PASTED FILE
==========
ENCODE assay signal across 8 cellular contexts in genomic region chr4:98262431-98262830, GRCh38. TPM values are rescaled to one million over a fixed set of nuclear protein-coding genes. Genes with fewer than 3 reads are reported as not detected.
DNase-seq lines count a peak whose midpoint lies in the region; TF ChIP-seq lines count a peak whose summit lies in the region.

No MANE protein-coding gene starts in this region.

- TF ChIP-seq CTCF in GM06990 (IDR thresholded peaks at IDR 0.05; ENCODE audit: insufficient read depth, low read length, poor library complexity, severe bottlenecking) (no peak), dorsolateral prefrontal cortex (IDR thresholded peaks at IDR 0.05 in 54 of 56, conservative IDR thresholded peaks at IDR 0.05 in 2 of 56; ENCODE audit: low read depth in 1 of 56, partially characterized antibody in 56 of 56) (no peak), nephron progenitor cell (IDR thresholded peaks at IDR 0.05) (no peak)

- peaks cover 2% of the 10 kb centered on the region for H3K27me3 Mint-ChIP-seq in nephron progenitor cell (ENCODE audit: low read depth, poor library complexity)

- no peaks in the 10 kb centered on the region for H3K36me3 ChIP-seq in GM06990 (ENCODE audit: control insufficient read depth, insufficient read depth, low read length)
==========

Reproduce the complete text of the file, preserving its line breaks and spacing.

ENCODE assay signal across 8 cellular contexts in genomic region chr4:98262431-98262830, GRCh38. TPM values are rescaled to one million over a fixed set of nuclear protein-coding genes. Genes with fewer than 3 reads are reported as not detected.
DNase-seq lines count a peak whose midpoint lies in the region; TF ChIP-seq lines count a peak whose summit lies in the region.

No MANE protein-coding gene starts in this region.

- TF ChIP-seq CTCF in GM06990 (IDR thresholded peaks at IDR 0.05; ENCODE audit: insufficient read depth, low read length, poor library complexity, severe bottlenecking) (no peak), dorsolateral prefrontal cortex (IDR thresholded peaks at IDR 0.05 in 54 of 56, conservative IDR thresholded peaks at IDR 0.05 in 2 of 56; ENCODE audit: low read depth in 1 of 56, partially characterized antibody in 56 of 56) (no peak), nephron progenitor cell (IDR thresholded peaks at IDR 0.05) (no peak)

- peaks cover 2% of the 10 kb centered on the region for H3K27me3 Mint-ChIP-seq in nephron progenitor cell (ENCODE audit: low read depth, poor library complexity)

- no peaks in the 10 kb centered on the region for H3K36me3 ChIP-seq in GM06990 (ENCODE audit: control insufficient read depth, insufficient read depth, low read length)